9 things to do in your garden now
Spring is in the air this month but don't jump the gun - the soil in August is still cold, often water-logged and crops won't thrive if you act too soon! However if winter has caused a bit of cabin fever for you, you can get out and get on with these nine things to do in the garden.
Growing your own watercress is safer than going foraging. Wild watercress can lead to food poisoning, as this peppery salad green is known to suck up contaminants. Sow your own (try 'Aqua Large Leaf' from Kings Seeds) in pots or trays of seed-raising mix and, once growing well, dunk your seedlings into a bucket of water. Change the water every couple of days and rinse before eating.
Get new ferns in while soil is cool and moist. Ferns like to settle in damp shady areas, and now is the ideal time to plant them. Avoid spots that are frost-prone. Our favourites for shady areas are the clay-loving Asplenium oblongifolium; Blechnum discolor, with its black new foliage, and the ground fern, Blechnum penna-marina.
Establish new berries
Give berry bushes space, sun and good support. Raspberries, boysenberries and thornless blackberries do best in an open situation (air circulation reduces the risk of fungal diseases that can spoil your crop). Train the canes up trellis or along wires.
Give lawns some TLC
In warmer parts of New Zealand lawns will respond to a top-dressing of fertiliser around now. If your grass is full of lawn weeds though, ease them out first or spray with Yates Turfix. Don't sow bare patches until the overnight temperatures are well above freezing.
Dispose of the last of autumn and winter's growth. Ditch spent flowers, seedheads from salvias, perennial grasses, cannas, and the like to expose basal shoots of new growth.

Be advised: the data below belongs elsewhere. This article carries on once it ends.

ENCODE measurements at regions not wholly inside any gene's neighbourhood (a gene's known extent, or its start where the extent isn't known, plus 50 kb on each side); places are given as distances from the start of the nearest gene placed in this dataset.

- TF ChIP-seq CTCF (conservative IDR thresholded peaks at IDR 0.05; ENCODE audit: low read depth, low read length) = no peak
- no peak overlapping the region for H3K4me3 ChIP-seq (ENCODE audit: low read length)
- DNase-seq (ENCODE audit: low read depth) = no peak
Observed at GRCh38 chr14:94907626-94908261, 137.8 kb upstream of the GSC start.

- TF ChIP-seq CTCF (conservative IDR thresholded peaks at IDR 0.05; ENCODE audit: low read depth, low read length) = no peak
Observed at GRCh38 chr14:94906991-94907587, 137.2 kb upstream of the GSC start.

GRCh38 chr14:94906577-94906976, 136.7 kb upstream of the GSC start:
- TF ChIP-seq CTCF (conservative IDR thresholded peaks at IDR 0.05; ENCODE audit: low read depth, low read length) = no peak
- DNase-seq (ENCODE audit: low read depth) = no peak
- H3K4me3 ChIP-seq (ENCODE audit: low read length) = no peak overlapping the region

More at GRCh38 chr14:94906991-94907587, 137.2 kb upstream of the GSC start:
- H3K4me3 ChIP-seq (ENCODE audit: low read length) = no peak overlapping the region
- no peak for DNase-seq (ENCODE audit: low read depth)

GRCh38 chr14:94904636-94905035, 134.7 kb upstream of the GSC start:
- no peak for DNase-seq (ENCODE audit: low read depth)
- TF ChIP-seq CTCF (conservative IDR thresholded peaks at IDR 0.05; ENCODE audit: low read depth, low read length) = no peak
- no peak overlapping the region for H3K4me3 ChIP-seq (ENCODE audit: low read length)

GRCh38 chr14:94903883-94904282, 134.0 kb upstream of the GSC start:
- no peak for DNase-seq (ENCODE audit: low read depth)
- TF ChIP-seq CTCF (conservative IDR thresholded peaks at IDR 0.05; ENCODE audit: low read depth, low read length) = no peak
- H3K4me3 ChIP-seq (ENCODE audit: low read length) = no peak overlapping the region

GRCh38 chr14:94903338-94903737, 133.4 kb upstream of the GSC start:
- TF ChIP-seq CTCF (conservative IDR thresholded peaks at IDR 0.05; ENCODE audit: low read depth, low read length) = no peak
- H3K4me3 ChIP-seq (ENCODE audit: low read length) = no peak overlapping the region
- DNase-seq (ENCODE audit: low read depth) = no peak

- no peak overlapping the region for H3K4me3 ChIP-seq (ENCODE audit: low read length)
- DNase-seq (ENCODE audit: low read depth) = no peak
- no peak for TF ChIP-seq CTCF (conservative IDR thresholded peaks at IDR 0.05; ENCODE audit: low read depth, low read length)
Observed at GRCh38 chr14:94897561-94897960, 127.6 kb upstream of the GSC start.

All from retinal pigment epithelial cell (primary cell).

Rotate your crops
It's a simple strategy for soil - and plant - health. Crop rotation doesn't need to be complicated. Just don't plan the same veges in the same location year after year. Draw a plan now.
Try to be patient
August tends to be the coldest, wettest month. If it feels like all your veges are growing at a snail's pace, you're right. Few crops prosper in cold, waterlogged soil. Make life less miserable for young plants with plastic or glass bell jars or a cheap fabric cloche - just drape frost cloth over stakes - to keep the soil a little warmer and drier.
Check for scale
Post rose pruning, check for scale insects. These flat, white insects can usually be found on the lower parts of the stems of your roses. They hibernate in situ and will spring into action when the weather starts to warm up. Grab yourself a firm brush and scrape the blighters off the stems, then follow up with a spray of a mineral oil such as Yates Conqueror Spraying Oil, to suffocate the damaged insects.
Sow globe artichokes
Globe artichokes are pretty enough to grow in your ornamental borders but their edible buds are a spring treat too. Sow now and your plants will produce their first thistle-like buds in late summer.
See more great gardening advice at NZ Gardener.